Manny Pacquiao enhanced his claim to being the world's best pound-for-pound boxer with a second-round knockout of Ricky Hatton on Saturday.
Coming off an overwhelming win over Oscar De La Hoya, the Filipino was even better against Hatton, knocking him down twice in the first round before stopping him with a devastating left hand in the light welterweight bout.
Referee Kenny Bayless took one look at Hatton and declared the fight over at 2:59 of the round.
"I didn't have to count," Bayless said.
Pacquiao needed less than half a round to figure out the onrushing Hatton, hitting him with a flurry of punches midway through the first round before putting him down for the first time with a right hook to the head. Hatton got up at the count of eight but Pacquiao landed another flurry and dropped him again just before the end of the round.
Hatton attempted to carry the fight to Pacquiao in the second round but was mostly ineffective as Pacquiao sized him up for a big punch. It finally came at the end of the round when he landed a left cross.
"I'm surprised the fight was so easy," Pacquiao said. "He was wide open for the right hook. I knew he would be looking for my left."
Pacquiao was a favorite to win, but few thought Hatton would go easily. His only previous loss came when he was stopped in the 10th round by Floyd Mayweather Jr., and he built a career and a reputation as a tough and aggressive fighter who wore his opponents down.
But he stood no chance against Pacquiao, whose punches came straight down the middle and landed with increasing frequency as the fight went on.
"I was just doing my job," said Pacquiao, who is a national hero in the Philippines. "I always try to do my best in the ring."
Pacquiao's best on this night quickly quieted a boisterous crowd of 16,262 at the MGM Grand arena, many of them who came over from England to sing and chant Hatton's praises. They didn't even get a chance to warm up, though, before Hatton was on the canvas for the first time of the night.
"The fight was no surprise to me," Pacquiao's trainer, Freddie Roach, said. "We know he always pumps his hands before he throws a punch. He's a sucker for the right hook."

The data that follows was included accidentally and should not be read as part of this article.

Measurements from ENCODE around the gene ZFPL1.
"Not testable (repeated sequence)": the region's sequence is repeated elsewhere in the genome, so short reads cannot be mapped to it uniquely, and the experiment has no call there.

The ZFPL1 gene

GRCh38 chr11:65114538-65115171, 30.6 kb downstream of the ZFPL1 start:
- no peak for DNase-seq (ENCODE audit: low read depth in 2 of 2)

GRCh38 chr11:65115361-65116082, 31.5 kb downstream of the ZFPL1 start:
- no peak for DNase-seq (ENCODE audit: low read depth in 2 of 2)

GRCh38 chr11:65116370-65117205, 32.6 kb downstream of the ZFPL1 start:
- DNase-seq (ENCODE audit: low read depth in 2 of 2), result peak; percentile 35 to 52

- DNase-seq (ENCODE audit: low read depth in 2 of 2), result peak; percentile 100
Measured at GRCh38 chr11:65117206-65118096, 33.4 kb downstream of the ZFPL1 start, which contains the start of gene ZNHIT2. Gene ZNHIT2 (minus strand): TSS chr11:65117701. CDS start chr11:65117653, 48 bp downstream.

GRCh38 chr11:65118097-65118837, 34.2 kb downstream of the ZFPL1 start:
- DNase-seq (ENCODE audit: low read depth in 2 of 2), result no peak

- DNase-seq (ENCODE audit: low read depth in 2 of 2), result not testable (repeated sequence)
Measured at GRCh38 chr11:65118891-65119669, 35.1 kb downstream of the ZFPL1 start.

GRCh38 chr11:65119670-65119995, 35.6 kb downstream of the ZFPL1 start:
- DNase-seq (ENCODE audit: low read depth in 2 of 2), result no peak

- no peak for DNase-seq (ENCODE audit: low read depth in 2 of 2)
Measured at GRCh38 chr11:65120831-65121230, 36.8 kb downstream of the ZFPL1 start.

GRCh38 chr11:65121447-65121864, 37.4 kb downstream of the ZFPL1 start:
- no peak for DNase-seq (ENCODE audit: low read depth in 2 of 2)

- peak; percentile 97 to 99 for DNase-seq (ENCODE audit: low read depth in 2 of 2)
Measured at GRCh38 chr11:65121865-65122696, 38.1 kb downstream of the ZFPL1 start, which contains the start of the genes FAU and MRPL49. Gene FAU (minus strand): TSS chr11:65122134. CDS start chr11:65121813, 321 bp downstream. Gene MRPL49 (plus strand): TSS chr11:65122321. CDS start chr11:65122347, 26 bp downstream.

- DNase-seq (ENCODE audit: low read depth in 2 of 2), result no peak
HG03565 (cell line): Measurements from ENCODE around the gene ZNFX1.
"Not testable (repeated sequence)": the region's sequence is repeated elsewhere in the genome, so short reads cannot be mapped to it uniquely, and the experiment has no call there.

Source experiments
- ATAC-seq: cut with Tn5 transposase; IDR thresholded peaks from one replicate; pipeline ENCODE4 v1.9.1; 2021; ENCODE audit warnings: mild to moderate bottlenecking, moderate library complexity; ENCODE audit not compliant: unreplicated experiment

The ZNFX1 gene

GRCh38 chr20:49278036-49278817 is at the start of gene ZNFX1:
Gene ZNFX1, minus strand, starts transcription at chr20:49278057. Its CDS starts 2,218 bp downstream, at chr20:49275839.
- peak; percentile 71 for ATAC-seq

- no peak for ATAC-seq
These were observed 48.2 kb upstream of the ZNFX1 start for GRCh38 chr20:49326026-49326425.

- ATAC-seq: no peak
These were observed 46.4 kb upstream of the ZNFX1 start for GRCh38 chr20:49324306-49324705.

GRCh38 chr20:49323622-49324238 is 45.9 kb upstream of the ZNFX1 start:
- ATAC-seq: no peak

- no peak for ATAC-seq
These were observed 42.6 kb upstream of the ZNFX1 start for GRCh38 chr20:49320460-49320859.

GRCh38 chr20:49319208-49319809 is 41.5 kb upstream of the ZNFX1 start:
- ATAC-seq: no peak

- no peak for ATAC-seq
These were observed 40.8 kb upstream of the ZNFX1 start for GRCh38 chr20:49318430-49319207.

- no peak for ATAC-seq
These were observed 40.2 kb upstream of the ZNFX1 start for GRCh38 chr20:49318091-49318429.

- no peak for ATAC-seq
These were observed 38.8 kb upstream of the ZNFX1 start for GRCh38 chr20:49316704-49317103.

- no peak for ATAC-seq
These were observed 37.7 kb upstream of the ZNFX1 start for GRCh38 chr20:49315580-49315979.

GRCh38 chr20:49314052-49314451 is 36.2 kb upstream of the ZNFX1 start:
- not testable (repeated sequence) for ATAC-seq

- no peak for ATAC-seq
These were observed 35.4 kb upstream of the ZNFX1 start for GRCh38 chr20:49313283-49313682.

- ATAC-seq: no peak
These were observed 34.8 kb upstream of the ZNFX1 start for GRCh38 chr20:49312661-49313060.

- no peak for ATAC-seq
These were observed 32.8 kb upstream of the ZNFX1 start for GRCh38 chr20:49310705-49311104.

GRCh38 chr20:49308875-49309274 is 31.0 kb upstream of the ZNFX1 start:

Hatton finally rose from the canvas after several minutes as doctors tended to him and Pacquiao's corner celebrated. He walked from the ring with a wry grin on his face, while his fans serenaded him with one last verse of "Winter Wonderland."
"That's boxing," said Floyd Mayweather Sr., Hatton's trainer.
On the same day Mayweather announced his return to the ring with a July 18 fight against Juan Manuel Marquez, Pacquiao demonstrated he rivalled those two for the never-resolved argument over the world's best pound-for-pound fighter. Bernard Hopkins and Shane Mosley would also be contender for the honor, or even a lesser-known boxer like super flyweight champ Vic Darchinyan.
Pacquaio got away from Hatton's wild advances and just as easily hit him with punches that shouldn't come from a fighter who was fighting above 59 kilograms (130 pounds) for only the third time.
Pacquiao weighed 63 kilos (138 pounds) for the fight to 64 (140) for Hatton, and was fighting a bigger man for the second time in a row. But nothing seems to bother the boxer who is so popular at home that there is talk of him running for president some day.
Pacquiao (49-3-2, 37 knockouts) earned $12 million for the fight, while Hatton (45-2) was paid $8 million.
On the undercard, Mexico's Humberto Soto knocked Benoit Gaudet of Canada down early in the ninth round and then stopped him with a flurry of punches to retain his WBC super featherweight title. It was the second defense of the title for Soto, who improved to 48-7-2 with 31 knockouts, while Gaudet fell to 20-2 after his first attempt at a major belt.